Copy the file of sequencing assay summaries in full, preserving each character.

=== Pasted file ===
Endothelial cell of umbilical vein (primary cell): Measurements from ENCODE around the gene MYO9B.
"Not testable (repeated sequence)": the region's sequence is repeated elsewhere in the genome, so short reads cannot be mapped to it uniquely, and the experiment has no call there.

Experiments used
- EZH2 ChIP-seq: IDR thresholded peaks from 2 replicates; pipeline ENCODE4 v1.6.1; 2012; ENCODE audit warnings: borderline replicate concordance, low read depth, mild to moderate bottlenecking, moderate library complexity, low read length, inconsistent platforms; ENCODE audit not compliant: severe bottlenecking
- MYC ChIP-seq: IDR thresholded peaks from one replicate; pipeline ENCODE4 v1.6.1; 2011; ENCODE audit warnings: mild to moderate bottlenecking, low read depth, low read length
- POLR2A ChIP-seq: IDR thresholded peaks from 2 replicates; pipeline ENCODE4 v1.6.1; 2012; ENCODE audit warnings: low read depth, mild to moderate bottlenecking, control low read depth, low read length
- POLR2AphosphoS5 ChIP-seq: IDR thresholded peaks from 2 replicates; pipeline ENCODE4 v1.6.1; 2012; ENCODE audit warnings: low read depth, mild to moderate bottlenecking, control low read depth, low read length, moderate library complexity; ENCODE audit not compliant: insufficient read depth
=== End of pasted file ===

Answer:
Endothelial cell of umbilical vein (primary cell): Measurements from ENCODE around the gene MYO9B.
"Not testable (repeated sequence)": the region's sequence is repeated elsewhere in the genome, so short reads cannot be mapped to it uniquely, and the experiment has no call there.

Experiments used
- EZH2 ChIP-seq: IDR thresholded peaks from 2 replicates; pipeline ENCODE4 v1.6.1; 2012; ENCODE audit warnings: borderline replicate concordance, low read depth, mild to moderate bottlenecking, moderate library complexity, low read length, inconsistent platforms; ENCODE audit not compliant: severe bottlenecking
- MYC ChIP-seq: IDR thresholded peaks from one replicate; pipeline ENCODE4 v1.6.1; 2011; ENCODE audit warnings: mild to moderate bottlenecking, low read depth, low read length
- POLR2A ChIP-seq: IDR thresholded peaks from 2 replicates; pipeline ENCODE4 v1.6.1; 2012; ENCODE audit warnings: low read depth, mild to moderate bottlenecking, control low read depth, low read length
- POLR2AphosphoS5 ChIP-seq: IDR thresholded peaks from 2 replicates; pipeline ENCODE4 v1.6.1; 2012; ENCODE audit warnings: low read depth, mild to moderate bottlenecking, control low read depth, low read length, moderate library complexity; ENCODE audit not compliant: insufficient read depth